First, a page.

Cohen’s hunt for a baseball team had gone nowhere. And another promising lead, a chance to take control of an arena football team with Mötley Crüe singer Vince Neil, spiralled into a legal nightmare. But the third time was a charm. The founders amassed a group of high-profile advisors and supporters—including Andy Dolich, a sports executive who’s worked in each of North America’s four major leagues—and presented their plan to the Indoor Football League, the second most prominent of America’s half-dozen arena leagues, where aspiring NFLers play fast-paced games on matted hockey rinks. “Our pitch was that we weren’t going to change the flow of the game,” says Jain. “We were going to follow the rules.” They positioned it as a win-win: they would get their team, and the relatively obscure league would benefit from scores of curious—and perhaps even loyal—new viewers. When the league gave them the green light, the founders started an Indiegogo campaign that raised $83,000, began building the tech and drummed up press interest. Sports Illustrated and Fortune both picked up the story. “It was 100 per cent full circle,” says Jain. “It was unreal.” 

Football players playing football in stadiumJain and Norm McDonald (in cap) at game (Photo by Melissa Majchrzak)

In the summer of 2016, Rob Walker, an engineering student at a community college in Pennsylvania, was scrolling through sports scores on his phone when an ad popped up. “You could control a real football team,” it read. “Immediately, that got me,” he says. Walker had been playing since high school, but a concussion in his freshman year had sidelined his college football ambitions. “I just wanted to stay involved in any way I could.” He filmed practices and games, but it didn’t compare to being part of the action. When he saw the ad, he thought managing a team sounded more enticing than watching from the bench. “It was such a crazy idea that I couldn’t keep my eyes away,” he says. “I told my friends: this is either going to go decently okay or monumentally bad.” 

Either way, he wanted in. Walker signed up to be one of the Salt Lake Screaming Eagles’ official scouts. Through the Indie­gogo page, 60 or so diehards paid up to US$100 to have a say in which players would make the roster. They scoured YouTube clips, compiled scouting spreadsheets, consulted with management, and posted player interviews and tryout footage for other Screaming Eagles fans to review when picking the roster. “Some players bought in and loved the fan-run concept,” says Walker, now the FCFL’s football operations manager and a student at Temple University in Philadelphia. “And some players were against it.” Other prospects seemed interested, but reneged when they found out how much they’d be making: the minimum salary in the Indoor Football League is $225 per week; in the NFL, it’s over $9,000.

The trepidation didn’t faze Jain. He knew many players would never trust fans with their careers. But he also wagered other players would see the silver lining: the buzz, the novelty, the GQ articles and ESPN segments. “There are so many guys who don’t get into the NFL because they’re six-foot-two instead of six-foot-four, but they’re still amazing athletes who are entertaining to watch,” says Jain. The Screaming Eagles, the founders assured, would give them exposure—and, with it, a valuable opportunity to prove to scouts that maybe they do belong in the big leagues. Sometimes, that was enough. “At the end of the day, these guys just wanted to play.”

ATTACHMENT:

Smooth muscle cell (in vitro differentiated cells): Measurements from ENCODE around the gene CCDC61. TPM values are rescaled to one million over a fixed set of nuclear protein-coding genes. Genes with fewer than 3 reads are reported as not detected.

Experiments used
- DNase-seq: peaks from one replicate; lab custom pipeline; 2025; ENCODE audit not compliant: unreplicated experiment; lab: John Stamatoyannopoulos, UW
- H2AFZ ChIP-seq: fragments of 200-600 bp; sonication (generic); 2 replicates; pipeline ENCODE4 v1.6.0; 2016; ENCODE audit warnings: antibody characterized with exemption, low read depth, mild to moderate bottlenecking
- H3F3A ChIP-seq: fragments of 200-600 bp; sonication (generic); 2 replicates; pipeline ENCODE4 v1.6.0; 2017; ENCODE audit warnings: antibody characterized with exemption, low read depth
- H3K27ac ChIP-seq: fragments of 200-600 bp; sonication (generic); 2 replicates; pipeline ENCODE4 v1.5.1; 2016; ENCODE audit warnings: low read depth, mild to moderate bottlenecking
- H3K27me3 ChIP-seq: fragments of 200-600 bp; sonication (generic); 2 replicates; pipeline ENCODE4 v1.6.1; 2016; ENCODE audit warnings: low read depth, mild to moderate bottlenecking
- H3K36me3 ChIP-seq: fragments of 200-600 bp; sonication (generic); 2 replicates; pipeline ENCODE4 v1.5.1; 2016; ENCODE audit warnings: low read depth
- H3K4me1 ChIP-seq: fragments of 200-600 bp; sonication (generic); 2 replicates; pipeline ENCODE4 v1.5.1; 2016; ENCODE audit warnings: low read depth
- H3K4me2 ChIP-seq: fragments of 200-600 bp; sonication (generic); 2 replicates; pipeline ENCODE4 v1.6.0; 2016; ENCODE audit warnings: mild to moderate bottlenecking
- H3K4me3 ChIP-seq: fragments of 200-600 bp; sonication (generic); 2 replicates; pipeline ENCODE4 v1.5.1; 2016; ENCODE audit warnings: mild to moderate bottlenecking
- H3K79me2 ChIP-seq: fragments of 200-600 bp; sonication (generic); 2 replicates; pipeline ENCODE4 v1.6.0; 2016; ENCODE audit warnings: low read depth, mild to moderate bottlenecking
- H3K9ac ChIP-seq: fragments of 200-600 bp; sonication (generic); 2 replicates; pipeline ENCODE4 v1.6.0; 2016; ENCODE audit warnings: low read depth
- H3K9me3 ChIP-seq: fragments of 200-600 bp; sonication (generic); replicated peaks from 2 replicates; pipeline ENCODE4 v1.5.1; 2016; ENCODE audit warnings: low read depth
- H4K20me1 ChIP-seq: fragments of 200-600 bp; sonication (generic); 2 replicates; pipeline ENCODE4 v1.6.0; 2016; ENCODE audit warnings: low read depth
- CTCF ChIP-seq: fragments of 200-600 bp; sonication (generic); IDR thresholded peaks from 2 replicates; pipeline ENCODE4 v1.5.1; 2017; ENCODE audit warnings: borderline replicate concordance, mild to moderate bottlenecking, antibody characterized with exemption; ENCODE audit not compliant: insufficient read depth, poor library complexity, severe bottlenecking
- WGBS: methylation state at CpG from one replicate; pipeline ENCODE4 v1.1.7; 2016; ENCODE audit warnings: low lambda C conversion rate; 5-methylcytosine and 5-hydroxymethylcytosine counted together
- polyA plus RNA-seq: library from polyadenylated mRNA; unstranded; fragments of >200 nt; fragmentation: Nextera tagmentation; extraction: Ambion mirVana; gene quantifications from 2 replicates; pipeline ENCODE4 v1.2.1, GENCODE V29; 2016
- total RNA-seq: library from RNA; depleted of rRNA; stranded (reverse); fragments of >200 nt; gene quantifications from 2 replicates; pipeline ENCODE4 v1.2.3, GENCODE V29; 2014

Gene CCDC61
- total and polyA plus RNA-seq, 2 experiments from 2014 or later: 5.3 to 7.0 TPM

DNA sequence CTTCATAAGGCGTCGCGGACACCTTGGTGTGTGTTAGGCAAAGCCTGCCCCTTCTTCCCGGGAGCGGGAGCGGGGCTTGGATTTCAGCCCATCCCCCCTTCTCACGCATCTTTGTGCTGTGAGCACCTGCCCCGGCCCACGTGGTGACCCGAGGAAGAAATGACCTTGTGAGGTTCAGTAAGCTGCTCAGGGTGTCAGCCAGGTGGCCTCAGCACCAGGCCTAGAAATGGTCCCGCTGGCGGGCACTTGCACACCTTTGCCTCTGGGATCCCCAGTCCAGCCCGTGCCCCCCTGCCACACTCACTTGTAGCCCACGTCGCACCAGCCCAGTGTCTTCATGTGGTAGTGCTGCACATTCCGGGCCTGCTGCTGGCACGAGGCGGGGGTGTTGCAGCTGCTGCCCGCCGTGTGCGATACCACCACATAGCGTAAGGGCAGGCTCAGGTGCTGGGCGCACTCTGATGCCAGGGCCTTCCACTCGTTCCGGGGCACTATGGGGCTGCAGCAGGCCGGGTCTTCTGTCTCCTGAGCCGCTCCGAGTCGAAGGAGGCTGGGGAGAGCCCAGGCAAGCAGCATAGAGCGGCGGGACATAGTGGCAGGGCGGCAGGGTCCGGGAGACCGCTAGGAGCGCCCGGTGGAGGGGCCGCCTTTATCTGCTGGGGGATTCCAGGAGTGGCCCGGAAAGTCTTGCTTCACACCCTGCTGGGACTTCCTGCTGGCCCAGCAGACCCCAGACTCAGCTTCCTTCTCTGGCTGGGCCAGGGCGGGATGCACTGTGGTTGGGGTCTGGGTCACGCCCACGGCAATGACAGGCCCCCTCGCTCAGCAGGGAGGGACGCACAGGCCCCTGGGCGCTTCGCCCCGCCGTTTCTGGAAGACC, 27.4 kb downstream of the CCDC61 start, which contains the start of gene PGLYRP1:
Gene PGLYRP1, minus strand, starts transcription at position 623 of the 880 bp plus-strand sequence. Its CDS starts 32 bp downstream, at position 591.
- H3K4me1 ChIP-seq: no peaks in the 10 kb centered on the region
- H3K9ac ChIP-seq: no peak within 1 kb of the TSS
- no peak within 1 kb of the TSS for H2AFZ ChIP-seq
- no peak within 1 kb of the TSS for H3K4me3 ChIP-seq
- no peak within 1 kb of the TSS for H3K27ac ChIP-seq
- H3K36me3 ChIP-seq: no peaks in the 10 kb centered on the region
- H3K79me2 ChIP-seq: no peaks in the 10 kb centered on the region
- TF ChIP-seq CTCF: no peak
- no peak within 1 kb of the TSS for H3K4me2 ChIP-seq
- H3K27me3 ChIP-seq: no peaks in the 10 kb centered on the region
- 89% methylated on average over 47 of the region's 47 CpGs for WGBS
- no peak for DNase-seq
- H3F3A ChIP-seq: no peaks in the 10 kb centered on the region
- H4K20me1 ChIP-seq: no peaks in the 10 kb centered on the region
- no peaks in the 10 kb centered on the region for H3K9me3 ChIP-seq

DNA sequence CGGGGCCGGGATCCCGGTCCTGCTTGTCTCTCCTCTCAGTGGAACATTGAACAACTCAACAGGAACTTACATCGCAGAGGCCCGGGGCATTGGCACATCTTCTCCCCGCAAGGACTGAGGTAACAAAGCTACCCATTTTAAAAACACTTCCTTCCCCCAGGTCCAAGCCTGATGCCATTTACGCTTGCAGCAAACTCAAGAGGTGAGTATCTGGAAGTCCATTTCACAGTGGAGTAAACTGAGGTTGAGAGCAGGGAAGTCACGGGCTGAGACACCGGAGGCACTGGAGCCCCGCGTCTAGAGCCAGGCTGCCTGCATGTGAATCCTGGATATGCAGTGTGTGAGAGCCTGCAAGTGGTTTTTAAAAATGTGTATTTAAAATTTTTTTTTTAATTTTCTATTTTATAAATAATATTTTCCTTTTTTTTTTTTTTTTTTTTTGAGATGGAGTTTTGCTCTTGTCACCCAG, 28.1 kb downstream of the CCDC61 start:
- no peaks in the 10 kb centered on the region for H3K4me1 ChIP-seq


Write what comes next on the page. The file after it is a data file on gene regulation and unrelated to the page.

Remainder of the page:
Take Don Unamba. After playing for Southern Arkansas University, he signed with the St. Louis Rams, then spent a couple of seasons in the Canadian Football League. He was ultimately ousted by a new coaching regime. Unable to find another team, he started working a door-to-door sales job, hawking roofing services and attic installations in Dallas. “One day, I was on break and I got a phone call from the coach of the Screaming Eagles,” he recalls. Within days, Unamba had quit his job, signed with the team and booked a flight to Salt Lake City. “I wasn’t doing what I loved, and this was an opportunity. The way they pitched it, I was like, ‘This might be kind of dope.’ ” 

The Fan-Controlled Football League is a video game come to life.

Because of his major-league experience, Unamba was the roster’s veteran. He mentored his teammates and became a fan favourite, known for celebrating interceptions with a trademark dance—crouching and flapping his arms like an eagle’s wings, dreadlocks flailing from his helmet. “It was cool. The fans were on top of you. I’m talking about being in the game and high-fiving them,” he says. “I have literally tackled players into fans.”

Then, about halfway through the season, an old college teammate playing in the CFL called Unamba. “He had seen my Screaming Eagles highlights, that I had been doing good. He was like, ‘We could use you up here.’ ” Unamba signed with the Montreal Alouettes, and is now in his second season with the Hamilton Tiger-Cats. In October, the Ticats’ defensive coordinator told the Hamilton Spectator he was the best player in his position in the CFL. A few NFL teams have shown interest. “If it was not for the Screaming Eagles, I probably would not be playing football right now,” says Unamba. “I had this taken away from me, so I just enjoy playing the game.”

Losing Unamba was a blow to the Screaming Eagles, but it was a boon to the founders. “If we could ever get a guy to the NFL, that would sell our idea better than anything,” says Jain. It’s not unprecedented: more than 30 Indoor Football League players have graduated to the NFL, including recently retired Buffalo Bills running back Fred Jackson. A Cinderella story like that would have only attracted more attention—and more talent—to the fan-controlled escapade.